Supplemental Act of July 12, 1862
Thirty-Seventh Congress of the United States of America;
At the Second Session,
Begun and held at the city of Washington, on Monday, the Second day of December, one thousand eight hundred and sixty-one
Supplementary to the "Act for the release of certain persons held to service or labor in the District of Columbia" approved April sixteen, eighteen hundred and sixty-two.
Be it enacted by the Senate and House of Representatives of the United States of America in Congress assembled, That the oath or affirmation required by the second section of the act entitled "An act for the release of certain persons held to service or labor in the District of Columbia" to verify the statements or petitions in writing filed before the commissioners, under the act aforesaid, of persons holding claims to service or labor against persons of African descent, freed and discharged therefrom, under the act aforesaid, may in all cases in which the persons holding claims, as aforesaid, are infants or minors, be made by the guardian or by any other person, whether separately or jointly, having the custody, management, or control by law of the person and property of such infants or minors; and that in all cases in which the persons holding claims as aforesaid are non-residents of the District of Columbia, or resident absentees, the oath or affirmation required as aforesaid may be made by the attorney or agent of said non-resident or resident absentees; and in all cases in which the statements or petitions, required as aforesaid, of persons in the military or naval service of the United States, shall have been or may be hereafter verified before any commander of any military post, or of any officer having a separate command of any military force in the field, or before any captain, commander, or lieutenant commanding in the navy, the same shall be received and deemed valid, to all intents and purposes, as fully as if the verification had been or were made before any officer competent by law to take and administer oaths and affirmations. Provided, That the commissioners shall be satisfied that, at the time of the verification aforesaid, the person making the same was employed in the military or naval service of the United States within the jurisdiction of a rebellious State or Territory, and unable to make the oath or affirmation required, as aforesaid, before any officer authorized by law to take or administer the same holding allegiance to the United States. Sec. 2. And be it further enacted, That if any person having claim to the service or labor of any person or persons in the District of Columbia by reason of African descent, shall neglect or refuse to file with the clerk of the circuit court of the District of Columbia the statement in writing, or schedule provided in the ninth section of the act approved April sixteen, eighteen hundred and sixth-two, to which this is supplementary, then it shall be lawful for the person or persons, whose services are claimed as aforesaid, to file such statement in writing or schedule setting forth the particular facts mentioned in said ninth section; and the said clerk shall receive and record the same as provided in said section on receiving fifty cents each therefor. Sec. 3. And be it further enacted, That whenever the facts set forth in the said statement or schedule shall be found by the commissioners to be true, the said clerk and his successors in office shall prepare, sign, and deliver certificates, as prescribed in the tenth section of the act to which this is supplementary, to such person or persons as shall file their statements in pursuance of the foregoing section, in all respects the same as if such statements were filed by the person having claim to their service or labor. Sec. 4. And be it further enacted, That all persons held to service or labor under the laws of any state, and who at any time since the sixteenth day of April, anno Domini eighteen hundred and sixty-two, by the consent of the person to whom such service or labor is claimed to be owing, have been actually employed within the District of Columbia, or who shall be hereafter thus employed, are hereby declared free, and forever released from such servitude, anything in the laws of the United States or of any State to the contrary notwithstanding. Sec. 5. And be it further enacted, That in all judicial proceedings in the District of Columbia there shall be no exclusion of any witness on account of color.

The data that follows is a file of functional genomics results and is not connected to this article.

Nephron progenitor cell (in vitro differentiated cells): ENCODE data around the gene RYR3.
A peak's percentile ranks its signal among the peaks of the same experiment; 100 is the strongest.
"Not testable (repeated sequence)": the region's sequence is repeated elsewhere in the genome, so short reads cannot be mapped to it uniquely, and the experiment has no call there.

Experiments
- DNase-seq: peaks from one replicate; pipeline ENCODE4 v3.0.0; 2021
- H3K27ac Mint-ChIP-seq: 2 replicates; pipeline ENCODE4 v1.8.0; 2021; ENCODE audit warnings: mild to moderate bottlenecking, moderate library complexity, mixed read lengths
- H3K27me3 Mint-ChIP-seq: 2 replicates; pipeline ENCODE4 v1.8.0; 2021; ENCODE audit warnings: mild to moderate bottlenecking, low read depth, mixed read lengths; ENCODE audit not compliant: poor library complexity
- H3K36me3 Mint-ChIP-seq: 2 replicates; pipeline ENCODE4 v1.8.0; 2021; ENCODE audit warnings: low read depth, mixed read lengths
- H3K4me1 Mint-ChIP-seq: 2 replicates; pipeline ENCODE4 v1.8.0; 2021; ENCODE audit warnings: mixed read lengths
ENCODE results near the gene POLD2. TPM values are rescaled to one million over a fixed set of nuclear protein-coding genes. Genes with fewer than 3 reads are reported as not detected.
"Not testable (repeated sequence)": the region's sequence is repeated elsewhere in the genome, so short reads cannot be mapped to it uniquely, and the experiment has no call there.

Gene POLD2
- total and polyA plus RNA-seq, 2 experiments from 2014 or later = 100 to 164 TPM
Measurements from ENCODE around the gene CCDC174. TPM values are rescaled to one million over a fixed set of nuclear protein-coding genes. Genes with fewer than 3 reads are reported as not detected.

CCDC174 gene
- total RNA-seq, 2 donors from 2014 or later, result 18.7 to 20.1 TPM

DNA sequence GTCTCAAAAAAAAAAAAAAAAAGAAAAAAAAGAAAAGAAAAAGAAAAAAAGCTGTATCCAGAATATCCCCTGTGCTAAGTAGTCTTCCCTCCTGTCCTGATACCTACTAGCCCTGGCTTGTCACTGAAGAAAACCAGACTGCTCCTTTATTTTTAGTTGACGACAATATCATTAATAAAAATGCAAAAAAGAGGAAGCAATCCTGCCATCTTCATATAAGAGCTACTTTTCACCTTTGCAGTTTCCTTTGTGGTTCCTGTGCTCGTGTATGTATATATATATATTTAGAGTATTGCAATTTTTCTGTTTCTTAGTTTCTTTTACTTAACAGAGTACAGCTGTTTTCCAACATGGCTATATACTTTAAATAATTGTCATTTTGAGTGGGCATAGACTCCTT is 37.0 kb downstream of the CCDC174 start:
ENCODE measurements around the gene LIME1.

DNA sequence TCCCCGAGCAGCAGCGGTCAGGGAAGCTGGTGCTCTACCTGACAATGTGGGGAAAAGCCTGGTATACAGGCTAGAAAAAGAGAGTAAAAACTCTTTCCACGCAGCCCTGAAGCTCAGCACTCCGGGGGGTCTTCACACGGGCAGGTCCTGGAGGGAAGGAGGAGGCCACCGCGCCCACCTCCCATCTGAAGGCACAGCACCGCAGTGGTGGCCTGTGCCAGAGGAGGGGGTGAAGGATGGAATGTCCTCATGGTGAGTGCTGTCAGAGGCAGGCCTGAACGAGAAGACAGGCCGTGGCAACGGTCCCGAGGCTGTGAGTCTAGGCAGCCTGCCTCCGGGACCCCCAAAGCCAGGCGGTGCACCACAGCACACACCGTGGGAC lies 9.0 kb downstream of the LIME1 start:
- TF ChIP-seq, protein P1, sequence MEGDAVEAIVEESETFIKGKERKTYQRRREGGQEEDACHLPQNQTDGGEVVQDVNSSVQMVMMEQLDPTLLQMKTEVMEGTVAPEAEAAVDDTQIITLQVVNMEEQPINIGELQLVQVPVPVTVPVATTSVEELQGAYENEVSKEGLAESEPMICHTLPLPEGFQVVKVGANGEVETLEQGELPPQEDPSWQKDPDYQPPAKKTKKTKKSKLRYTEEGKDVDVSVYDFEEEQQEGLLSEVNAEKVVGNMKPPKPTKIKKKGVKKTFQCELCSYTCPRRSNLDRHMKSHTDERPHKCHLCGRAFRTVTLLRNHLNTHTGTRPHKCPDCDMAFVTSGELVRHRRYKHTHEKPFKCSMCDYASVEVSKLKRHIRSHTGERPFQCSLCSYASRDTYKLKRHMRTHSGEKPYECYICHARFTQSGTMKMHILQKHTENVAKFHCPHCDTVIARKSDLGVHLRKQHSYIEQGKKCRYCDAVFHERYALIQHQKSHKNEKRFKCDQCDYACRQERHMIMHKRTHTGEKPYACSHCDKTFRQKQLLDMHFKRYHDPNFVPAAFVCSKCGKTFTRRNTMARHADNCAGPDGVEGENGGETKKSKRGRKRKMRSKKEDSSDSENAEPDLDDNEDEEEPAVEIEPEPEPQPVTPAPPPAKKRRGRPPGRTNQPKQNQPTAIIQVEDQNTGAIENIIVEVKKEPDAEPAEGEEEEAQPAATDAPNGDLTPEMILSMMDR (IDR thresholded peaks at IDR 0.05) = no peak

Speaker of the House of Representatives
President of the Senate pro tempore
Approved, July 12, 1862.
|This work published before January 1, 1923 is in the public domain worldwide because the author died at least 100 years ago.|